In recent years, concerts at The Ryman Auditorium in Nashville have become an important bellwether for just how well a band or artist is doing in the grander scheme. Trying to fill the 125-year-old landmark with its 2,362-seat capacity is one of the biggest tests a country music artist can take.
Get your hemp necklaces and nag champa ready, because Miranda Lambert is about to embark on the “Livin’ Like Hippies” tour come January, and even if you’re fair to partly cloudy on Ran Ran herself, she’s assembled a pretty badass lineup of openers that represent a who’s who of cool independent acts that may coax you off your couch.
It’s hot as butt outside right now, but in a few short months there will be a nip to the air and a yuletide feeling as December descends upon us. After the successful run of the Hard Candy Christmas tour in 2016 pairing four of the most talented songwriters from Texas together for a frigid tour of the Midwest, they’ve decided to do it once again.
For many years there has been the need for a festival to cover the music that sits on the fringes of commercial country, yet serves a very dedicated and surprisingly large audience of country music fans. This is what Borda Productions saw when they decided to transition from a more mainstream-oriented country festival for 2017.
Billy Joe Shaver, Cody Jinks, Colter Wall, Courtney Patton, Greg Payne and the Piedmont Boys, Jaime Wyatt, Jamey Johnson, Jason Eady, Mickey Lamatia, Porter Union, Robby Turner, Roger Creager, Sunny Sweeney, Tumbleweed, Tumbleweed Festival, Ward Davis, Whitey Morgan
Apologies if you came here looking to replenish your 3rd generation iPod with a fresh platoon of booty shakers. That’s not what this practice is all about. Feel good songs are just fine and help fleet us through the tiresome days, but when we talk about the “Best Songs,” were talking about songs that deliver moments that can change entire lives.
For the last two years, it’s felt like a lull for projects that really set themselves apart and set the pace for creativity and cultural importance. 2017 is a different story. It feels like this has been a banner year already, with some of the year’s biggest projects still in the offing.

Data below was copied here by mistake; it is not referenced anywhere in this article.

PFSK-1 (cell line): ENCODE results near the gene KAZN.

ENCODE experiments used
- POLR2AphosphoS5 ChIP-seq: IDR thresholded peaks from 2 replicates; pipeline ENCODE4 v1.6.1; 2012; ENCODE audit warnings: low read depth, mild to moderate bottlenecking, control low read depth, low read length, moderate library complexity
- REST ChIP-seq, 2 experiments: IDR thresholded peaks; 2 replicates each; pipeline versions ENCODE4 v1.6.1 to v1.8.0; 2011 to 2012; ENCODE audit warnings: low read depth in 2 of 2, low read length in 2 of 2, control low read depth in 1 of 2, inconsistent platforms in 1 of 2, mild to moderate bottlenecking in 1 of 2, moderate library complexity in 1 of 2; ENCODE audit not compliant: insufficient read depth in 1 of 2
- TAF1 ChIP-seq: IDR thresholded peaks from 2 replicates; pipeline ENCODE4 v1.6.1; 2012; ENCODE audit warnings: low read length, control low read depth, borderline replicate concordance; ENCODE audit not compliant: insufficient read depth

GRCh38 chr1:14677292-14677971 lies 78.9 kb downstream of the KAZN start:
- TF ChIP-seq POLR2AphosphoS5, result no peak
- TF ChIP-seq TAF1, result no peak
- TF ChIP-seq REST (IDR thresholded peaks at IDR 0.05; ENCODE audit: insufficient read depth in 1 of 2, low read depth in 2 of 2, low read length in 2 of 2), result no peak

The 5th Annual Medicine Stone Music Festival focusing on the best of Red Dirt music and sponsored by the Turnpike Troubadours, and Jason Boland & The Stragglers will once again commence at the Diamondhead Resort in Talequah, Oklahoma. This year the event will be held on September 21st-23rd, and they have just revealed the fest’s initial lineup.
Bri Bagwell, Charley Crockett, Dalton Domino, Dave Kay, Flatland Cavalry, Jacob Tovar, Jamie Lin Wilson, Jason Boland and the Stragglers, Jonny Burke, Kaitlin Butts, Lucero, Medicine Stone, MIke McClure, Randy Crouch & Flying Horse, Red Shahan, Shane Smith and the Saints, Shinyribs, Sunny Sweeney, the Red Dirt Rangers, The Washitas, Thomas Trapp, Turnpike Troubadours
The 2nd Annual Tumbleweed Festival set to transpire on the Missouri River in Sugar Creek, MO on July 28th and 29th, 2017 has just added to their already-impressive lineup. And the festival is not done there. Soon they will announce a contest to fill a final after hours performance slot for the fans of emerging Outlaw country artists to vote on.
Billy Joe Shaver, Cody Jinks, Colter Wall, Courtney Patton, Damien Gunn, Jaime Wyatt, Jamey Johnson, Jason Eady, Mickey Lamantia, Paul Cauthen, Roger Creager, Sunny Sweeney, Tumbleweed Festival, Ward Davis, Whitey Morgan, William Clark Green
The biggest takeaway from SXSW 2017 will be that for the first time since the very inception of the idea over 30 years ago, the annual music gathering experienced a palpable draw down in attendance and industry participation to a degree that it fundamentally changed many of the dynamics and rigors one must endure to attend.
A. Michael Uhlmann, Alice Wallace, All My Exes Live in Texas, Beth Lee and The Breakups, Billy Joe Shaver, Brennen Leigh, Brent Cobb, Brooklyn Country Cantina, Cale Tyson, Cary Baker, Croy and the Boys, Elle King, G&S Lounge, Giddy Ups, High Plaines Jamboree, Jenni Finlay, Jimmy Samon, John Conquest, Kelsey Waldon, Kem Watts, Leo Rondeau, Luck Reunion, Lukas Nelson, Lustre Pearl, Margo Price, Nate Boff, Noel McKay, Not SXSW, Parker Millsap, Paul Cauthen, Ray Wylie Hubbard, Sarah Shook, Shinyribs, Simon Flory, Spring Fling, Sunny Sweeney, SXSW, Teri Joyce, The Defibulators, The Wild Reeds, Threadgill's, Whitney Rose, Wide Open Country, Willie Nelson
For most artists, their careers start off by driving around in vans to club shows across the country, and if they’re lucky perhaps they graduate to a bus sometime down the road. Most artists start by making some noise in their home state, and then maybe hope to garner the attention of a national audience. For Sunny Sweeney, the arc has been nearly the opposite.
“I don’t even know you yet, but I know I love you,” Sweeney sings in such a specified honesty that its hard to handle, and hard to not believe. It’s lines like this that even if you do have kids, or find yourself on the opposite side of the gene pool from being able to bear children, you can still put yourself in those shoes.